The Fifth Amendment prohibits the taking of private property for public use without just compensation. Still, Congress, regulatory agencies, and even the Supreme Court have each played their part in making receipt of just compensation practically impossible in certain scenarios.
Ministerio Roca Solida, a Nevada church, is one victim of this injustice. It owns a 40-acre parcel in Nevada’s Amargosa Valley entirely surrounded by a federally managed wildlife refuge. It uses this parcel for religious purposes; until an illegal intervention by the U.S. Fish and Wildlife Department, it performed baptisms in a spring-fed stream on the land.
In 2010, the government rerouted the stream to a higher elevation entirely outside of Roca Solida’s property; later that year, rainfall caused the stream to overflow its channel, flooding Roca Solida’s property and causing damage to its facilities. After making a statutorily mandated claim with the Department of the Interior and receiving no response, Roca Solida filed a lawsuit, seeking various kinds of relief for constitutional violations, the negligent waterway rerouting/flooding, and the taking of its stream.
Courtesy of Congress, Roca Solida was forced to split its claims between two different courts: district courts have exclusive jurisdiction over tort claims against the government, while the Court of Federal Claims has exclusive jurisdiction over monetary claims in excess of $10,000. The Supreme Court addressed the constitutional implications of this jurisdictional arrangement most recently in United States v. Tohono O’Odham Nation (2011), holding that a Civil War-era statute (28 U.S.C. § 1500) bars plaintiffs from pursuing monetary claims in the CFC while any other claims with “substantial overlap in operative facts” are pending in district court. Relying on Tohono, the CFC dismissed Roca Solida’s takings claim. The U.S. Court of Appeals for the Federal Circuit affirmed—though in concurrence, Judge Taranto noted that Tohono’s “application of § 1500 may soon present a substantial constitutional question about whether federal statutes have deprived Roca Solida of a judicial forum to secure just compensation for a taking.”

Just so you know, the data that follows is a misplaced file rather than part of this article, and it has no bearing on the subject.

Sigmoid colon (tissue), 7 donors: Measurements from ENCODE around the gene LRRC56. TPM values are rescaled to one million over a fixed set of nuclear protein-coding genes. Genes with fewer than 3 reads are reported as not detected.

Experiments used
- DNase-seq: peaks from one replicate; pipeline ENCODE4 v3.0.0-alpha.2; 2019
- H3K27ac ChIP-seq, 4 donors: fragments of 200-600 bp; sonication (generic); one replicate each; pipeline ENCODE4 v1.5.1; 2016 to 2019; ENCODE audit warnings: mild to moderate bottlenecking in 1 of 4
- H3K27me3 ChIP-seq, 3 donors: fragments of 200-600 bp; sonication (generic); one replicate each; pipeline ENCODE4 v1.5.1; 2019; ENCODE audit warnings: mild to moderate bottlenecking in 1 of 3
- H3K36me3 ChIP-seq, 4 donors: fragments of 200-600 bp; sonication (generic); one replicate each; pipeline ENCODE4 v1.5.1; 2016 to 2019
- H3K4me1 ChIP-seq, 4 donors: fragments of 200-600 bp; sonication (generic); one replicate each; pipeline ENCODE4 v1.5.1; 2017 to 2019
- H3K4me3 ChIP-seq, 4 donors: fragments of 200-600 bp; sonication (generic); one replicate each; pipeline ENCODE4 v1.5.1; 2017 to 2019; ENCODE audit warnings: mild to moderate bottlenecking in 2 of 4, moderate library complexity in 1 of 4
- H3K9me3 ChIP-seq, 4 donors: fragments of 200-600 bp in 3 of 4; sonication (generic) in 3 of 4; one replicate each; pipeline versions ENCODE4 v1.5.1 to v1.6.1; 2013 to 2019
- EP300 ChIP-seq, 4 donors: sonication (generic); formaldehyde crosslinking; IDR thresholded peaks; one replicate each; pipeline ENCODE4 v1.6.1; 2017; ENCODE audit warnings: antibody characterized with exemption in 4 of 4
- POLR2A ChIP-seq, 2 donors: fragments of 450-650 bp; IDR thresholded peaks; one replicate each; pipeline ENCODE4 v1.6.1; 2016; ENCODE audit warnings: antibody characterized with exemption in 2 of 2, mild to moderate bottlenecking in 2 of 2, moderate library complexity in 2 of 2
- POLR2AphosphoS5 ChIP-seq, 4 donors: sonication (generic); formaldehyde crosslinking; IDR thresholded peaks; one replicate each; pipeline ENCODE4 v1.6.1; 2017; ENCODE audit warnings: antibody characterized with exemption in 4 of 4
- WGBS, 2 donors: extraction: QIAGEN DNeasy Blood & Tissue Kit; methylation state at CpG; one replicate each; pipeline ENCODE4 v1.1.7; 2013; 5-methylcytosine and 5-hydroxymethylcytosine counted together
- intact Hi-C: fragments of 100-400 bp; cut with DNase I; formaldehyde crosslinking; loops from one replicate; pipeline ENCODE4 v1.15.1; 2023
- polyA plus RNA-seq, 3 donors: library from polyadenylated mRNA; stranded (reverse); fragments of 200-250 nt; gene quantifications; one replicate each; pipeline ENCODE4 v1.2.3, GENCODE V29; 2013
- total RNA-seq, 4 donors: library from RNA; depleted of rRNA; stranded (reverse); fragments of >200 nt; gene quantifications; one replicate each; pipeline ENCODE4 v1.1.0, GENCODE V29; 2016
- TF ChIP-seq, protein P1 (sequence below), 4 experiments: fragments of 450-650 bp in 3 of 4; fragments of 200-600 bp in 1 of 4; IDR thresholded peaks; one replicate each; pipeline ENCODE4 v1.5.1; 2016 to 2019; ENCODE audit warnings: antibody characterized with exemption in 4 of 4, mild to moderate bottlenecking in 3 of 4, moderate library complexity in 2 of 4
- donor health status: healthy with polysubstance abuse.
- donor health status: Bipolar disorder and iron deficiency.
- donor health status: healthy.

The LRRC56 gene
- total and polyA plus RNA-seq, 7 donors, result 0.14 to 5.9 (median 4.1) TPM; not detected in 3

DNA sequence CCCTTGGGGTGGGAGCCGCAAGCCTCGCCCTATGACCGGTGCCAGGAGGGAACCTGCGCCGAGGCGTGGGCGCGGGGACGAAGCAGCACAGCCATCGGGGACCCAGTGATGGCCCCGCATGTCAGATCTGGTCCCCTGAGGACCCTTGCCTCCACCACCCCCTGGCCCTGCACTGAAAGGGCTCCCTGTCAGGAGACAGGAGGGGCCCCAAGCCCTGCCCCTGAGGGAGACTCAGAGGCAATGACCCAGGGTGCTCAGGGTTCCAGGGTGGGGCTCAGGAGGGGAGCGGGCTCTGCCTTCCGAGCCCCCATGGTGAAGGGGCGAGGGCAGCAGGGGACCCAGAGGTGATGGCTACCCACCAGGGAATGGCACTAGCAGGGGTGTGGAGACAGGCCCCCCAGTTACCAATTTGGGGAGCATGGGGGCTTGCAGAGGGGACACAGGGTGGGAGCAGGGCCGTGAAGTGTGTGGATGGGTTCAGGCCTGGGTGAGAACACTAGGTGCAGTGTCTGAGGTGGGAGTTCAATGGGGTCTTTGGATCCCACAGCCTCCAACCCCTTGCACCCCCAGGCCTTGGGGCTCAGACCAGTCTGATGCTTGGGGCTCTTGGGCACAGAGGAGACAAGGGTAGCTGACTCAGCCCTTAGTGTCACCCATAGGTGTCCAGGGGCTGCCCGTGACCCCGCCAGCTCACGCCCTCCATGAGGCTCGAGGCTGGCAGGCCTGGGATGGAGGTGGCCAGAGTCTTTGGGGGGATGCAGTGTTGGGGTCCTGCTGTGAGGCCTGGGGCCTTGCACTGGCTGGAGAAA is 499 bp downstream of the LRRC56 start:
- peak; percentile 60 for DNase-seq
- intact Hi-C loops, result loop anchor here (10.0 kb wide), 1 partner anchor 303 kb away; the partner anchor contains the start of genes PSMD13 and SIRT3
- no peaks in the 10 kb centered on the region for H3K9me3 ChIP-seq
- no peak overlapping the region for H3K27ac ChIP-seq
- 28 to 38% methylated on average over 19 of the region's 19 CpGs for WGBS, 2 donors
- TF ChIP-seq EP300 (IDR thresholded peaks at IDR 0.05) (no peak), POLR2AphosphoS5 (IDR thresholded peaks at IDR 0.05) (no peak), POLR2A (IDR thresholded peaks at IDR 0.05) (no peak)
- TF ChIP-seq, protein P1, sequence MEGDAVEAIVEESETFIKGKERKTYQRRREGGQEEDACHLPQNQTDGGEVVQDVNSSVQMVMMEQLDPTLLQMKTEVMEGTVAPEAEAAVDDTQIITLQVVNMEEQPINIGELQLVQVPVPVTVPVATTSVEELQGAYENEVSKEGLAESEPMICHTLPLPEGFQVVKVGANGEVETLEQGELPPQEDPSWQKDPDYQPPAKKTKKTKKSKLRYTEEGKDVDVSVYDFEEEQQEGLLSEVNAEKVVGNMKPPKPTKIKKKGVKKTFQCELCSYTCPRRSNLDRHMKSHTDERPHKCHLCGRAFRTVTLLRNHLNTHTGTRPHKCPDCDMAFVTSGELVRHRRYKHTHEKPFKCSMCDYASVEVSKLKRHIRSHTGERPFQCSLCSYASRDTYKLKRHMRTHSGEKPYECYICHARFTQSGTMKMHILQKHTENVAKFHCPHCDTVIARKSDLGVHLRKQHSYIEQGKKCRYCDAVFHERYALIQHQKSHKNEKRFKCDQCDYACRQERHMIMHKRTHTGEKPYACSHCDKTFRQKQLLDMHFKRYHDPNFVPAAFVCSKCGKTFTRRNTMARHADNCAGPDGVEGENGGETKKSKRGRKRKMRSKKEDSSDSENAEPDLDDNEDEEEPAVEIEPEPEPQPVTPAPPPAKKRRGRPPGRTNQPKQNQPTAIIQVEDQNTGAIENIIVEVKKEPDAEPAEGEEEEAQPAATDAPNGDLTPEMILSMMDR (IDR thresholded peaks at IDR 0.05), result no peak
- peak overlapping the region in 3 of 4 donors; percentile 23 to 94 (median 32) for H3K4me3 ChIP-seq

With the six-year statute of limitations for its taking claim set to expire in August 2016 and no end in sight to the ongoing district court litigation, Roca Solida has effectively been forced to choose among its claims. The church has petitioned the Supreme Court to overturn its ruling in Tohono, arguing that the case’s application here violates its constitutional rights.
Cato has joined the National Association of Reversionary Property Owners on an amicus brief supporting that petition and asking the Court to clarify that its holding in Tonoho does not (and cannot) allow § 1500 to bar owners from vindicating their right to just compensation. We challenge the Court to confront the fact that Tohono has caused federal law to prevent Roca Solida from vindicating its Fifth Amendment claims.
While § 1500 was never intended to be a tool of the state, the Court’s ruling effectively turned a blind eye to the government’s routine reliance on such jurisdictional statutes to deny takings victims’ meritorious claims. The Court cannot simply defer to Congress to correct § 1500, as its own decision in Tohono is the legal linchpin responsible for the lower court’s dismissal of Roca Solida’s CFC claim. In order for Roca Solida to receive complete relief for the multiple wrongs it suffered, the Court must revisit Tohono and at least restrict § 1500’s ambit to exclude constitutional claims. No plaintiff should be forced by the three branches of government to “forgo one constitutional right to vindicate another.”
The Supreme Court will consider whether to take up Ministerio Roca Solida v. United States when it returns from its summer recess.